Ability to Subscribe to users? Ability to Tag Users in a Post? Ability to track shares of your post?
Yes Yes Yes, number of Re-Tweets appear below post Yes (but a friend filter is more difficult to apply). No event function, hash tags are used to identify events. No group function. No Yes
Ability to search for keywords in public posts Yes, filter is easily and friends’ posts? applied. Ability to search for keywords in public event page forums? Ability to search for keywords in public group page forums? Ability to search for keywords in personal profile information made public? Ability to set up search streams for keywords in Hoot Suite? Yes Yes Yes Yes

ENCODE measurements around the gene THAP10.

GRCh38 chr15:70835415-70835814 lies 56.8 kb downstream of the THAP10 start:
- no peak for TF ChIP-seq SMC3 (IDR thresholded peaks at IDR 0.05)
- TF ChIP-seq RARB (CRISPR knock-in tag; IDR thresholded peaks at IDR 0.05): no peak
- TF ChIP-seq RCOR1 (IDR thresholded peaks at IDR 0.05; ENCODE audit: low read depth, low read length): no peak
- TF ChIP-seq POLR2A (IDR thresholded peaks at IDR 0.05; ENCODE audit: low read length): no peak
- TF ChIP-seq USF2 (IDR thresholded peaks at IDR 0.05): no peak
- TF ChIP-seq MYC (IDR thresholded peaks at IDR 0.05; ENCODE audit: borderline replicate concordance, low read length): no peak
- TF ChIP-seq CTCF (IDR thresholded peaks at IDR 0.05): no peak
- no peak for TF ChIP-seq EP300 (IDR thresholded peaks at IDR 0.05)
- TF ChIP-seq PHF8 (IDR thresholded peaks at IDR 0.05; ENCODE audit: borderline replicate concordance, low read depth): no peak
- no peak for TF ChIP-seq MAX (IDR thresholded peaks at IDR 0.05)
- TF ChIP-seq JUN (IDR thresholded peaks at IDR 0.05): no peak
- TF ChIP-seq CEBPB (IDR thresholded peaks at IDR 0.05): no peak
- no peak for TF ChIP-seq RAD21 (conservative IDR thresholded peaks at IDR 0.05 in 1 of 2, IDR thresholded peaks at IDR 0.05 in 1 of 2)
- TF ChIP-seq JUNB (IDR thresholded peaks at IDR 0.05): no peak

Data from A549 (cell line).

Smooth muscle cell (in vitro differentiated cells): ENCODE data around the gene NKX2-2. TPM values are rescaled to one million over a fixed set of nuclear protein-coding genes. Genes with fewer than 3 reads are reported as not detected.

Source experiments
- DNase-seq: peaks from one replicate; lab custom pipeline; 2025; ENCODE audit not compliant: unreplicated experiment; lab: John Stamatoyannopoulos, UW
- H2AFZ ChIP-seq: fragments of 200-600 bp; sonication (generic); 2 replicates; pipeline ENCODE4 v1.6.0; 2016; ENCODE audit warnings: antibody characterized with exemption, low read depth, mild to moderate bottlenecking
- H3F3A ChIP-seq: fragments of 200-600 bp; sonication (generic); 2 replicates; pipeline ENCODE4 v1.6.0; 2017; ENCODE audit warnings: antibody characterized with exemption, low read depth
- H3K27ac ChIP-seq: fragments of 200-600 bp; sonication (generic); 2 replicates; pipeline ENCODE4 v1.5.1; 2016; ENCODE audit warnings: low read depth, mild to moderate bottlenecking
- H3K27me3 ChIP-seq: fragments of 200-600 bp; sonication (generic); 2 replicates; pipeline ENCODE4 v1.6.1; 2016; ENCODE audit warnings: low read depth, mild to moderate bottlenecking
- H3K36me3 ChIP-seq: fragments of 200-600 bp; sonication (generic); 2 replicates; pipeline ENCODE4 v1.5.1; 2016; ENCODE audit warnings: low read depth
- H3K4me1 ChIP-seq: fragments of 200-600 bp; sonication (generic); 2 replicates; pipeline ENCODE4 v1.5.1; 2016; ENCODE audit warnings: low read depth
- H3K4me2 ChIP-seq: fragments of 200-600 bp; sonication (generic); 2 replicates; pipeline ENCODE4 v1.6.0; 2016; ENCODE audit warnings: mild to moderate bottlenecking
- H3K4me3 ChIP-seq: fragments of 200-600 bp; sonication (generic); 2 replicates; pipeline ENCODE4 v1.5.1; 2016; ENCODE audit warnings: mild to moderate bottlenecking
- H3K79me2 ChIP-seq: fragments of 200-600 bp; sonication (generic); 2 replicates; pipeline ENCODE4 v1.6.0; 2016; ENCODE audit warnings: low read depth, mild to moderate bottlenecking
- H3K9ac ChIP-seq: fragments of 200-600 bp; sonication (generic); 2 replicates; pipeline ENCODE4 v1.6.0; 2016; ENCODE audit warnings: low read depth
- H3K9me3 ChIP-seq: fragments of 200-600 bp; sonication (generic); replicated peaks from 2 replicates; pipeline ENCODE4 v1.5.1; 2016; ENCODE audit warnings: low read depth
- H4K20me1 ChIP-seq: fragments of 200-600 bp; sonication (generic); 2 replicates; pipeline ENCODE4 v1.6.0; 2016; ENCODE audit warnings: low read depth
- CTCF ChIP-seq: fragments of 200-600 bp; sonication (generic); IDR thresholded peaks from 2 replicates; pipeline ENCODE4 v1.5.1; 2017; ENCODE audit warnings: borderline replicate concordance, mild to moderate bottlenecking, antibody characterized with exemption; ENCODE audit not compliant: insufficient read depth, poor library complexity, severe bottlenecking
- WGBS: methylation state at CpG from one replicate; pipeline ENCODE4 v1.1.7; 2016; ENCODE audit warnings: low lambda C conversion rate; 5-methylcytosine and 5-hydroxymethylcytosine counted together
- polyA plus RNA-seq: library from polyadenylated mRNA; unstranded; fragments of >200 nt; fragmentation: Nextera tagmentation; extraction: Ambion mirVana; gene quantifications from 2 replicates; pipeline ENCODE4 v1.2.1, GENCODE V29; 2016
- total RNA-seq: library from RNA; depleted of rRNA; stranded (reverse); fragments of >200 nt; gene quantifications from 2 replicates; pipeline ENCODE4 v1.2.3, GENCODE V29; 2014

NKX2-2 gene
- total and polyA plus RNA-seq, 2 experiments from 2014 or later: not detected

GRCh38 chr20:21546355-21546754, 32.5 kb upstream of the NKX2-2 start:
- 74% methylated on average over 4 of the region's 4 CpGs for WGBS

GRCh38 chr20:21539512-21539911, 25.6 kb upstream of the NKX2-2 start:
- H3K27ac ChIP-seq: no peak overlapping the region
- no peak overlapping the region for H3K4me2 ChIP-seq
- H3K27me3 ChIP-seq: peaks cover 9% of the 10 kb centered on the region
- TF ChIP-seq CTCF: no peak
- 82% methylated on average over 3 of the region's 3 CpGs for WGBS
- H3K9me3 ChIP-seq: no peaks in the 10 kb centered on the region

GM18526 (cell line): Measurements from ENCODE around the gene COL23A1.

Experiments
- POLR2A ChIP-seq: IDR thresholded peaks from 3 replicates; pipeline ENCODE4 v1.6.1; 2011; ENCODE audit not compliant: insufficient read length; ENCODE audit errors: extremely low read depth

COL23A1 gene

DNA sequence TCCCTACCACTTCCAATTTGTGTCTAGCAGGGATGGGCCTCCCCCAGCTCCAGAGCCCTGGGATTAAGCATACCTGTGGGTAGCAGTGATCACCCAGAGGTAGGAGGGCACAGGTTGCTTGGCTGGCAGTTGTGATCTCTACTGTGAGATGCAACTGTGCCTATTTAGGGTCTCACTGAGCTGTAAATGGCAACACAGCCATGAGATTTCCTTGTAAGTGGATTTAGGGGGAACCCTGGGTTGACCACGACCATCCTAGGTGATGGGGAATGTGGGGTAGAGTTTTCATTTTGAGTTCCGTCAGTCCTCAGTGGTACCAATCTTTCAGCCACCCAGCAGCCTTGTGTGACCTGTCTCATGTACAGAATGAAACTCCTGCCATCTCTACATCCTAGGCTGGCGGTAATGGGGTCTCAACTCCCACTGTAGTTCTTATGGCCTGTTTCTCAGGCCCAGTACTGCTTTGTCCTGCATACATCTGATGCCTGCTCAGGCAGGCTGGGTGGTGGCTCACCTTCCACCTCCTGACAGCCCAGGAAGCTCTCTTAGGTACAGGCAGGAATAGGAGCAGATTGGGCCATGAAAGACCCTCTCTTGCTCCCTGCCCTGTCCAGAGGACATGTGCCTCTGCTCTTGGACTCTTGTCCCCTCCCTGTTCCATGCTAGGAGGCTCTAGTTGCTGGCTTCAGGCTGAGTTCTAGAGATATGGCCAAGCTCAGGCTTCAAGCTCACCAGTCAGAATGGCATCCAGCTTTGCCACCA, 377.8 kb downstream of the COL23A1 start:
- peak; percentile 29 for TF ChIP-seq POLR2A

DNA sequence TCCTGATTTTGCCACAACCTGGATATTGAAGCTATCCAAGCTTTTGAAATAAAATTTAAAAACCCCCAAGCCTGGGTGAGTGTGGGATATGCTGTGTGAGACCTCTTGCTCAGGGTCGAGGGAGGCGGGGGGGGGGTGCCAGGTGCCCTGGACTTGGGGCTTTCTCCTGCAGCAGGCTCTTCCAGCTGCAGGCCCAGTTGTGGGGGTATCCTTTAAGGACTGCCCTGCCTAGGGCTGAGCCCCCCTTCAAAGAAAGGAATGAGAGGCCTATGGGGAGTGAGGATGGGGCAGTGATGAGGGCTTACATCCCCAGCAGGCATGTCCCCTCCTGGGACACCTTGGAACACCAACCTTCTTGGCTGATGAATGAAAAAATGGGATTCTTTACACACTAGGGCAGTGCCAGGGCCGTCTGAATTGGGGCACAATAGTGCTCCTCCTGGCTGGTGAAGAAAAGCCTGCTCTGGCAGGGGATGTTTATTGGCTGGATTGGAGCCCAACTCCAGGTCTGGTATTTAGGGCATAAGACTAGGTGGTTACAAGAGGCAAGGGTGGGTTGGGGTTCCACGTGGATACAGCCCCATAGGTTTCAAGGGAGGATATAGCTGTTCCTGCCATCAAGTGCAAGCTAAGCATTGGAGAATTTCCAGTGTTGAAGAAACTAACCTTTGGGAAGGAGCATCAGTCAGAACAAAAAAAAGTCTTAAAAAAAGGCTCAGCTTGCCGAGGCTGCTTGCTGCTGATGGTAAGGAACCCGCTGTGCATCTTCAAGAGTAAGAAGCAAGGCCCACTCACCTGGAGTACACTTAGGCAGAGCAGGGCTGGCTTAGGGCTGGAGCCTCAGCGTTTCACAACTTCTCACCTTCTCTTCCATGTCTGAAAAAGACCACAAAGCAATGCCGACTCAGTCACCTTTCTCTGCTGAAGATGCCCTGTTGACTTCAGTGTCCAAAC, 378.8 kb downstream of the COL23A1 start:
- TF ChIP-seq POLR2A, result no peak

Use Facebook Search to Promote Positive Brand Mentions And Engage New Customers With the addition of the Subscribe function and the ability to make your posts public or private, Facebook has enabled users to search for keywords shared publically from 800 million active user profiles, groups, events and apps. Because these posts are public, anyone can comment on them. This sparks a huge opportunity for brands on Facebook that didn’t exist before.
For example: a brand wants to see how many people are discussing their latest product. By doing a keyword search in Facebook, they’ll be able to find positive and negative mentions of their brand, and respond to those posts to engage users. This kind of proactive social behavior can prevent the spread of negative mentions, and can delight and surprise customers who didn’t know the brand was listening to their opinions. Additionally, when a brand comments on a user’s post, all of the user’s friends can see it. This kind of conversation sharing can spread virally--- making more users aware of and interested in your brand.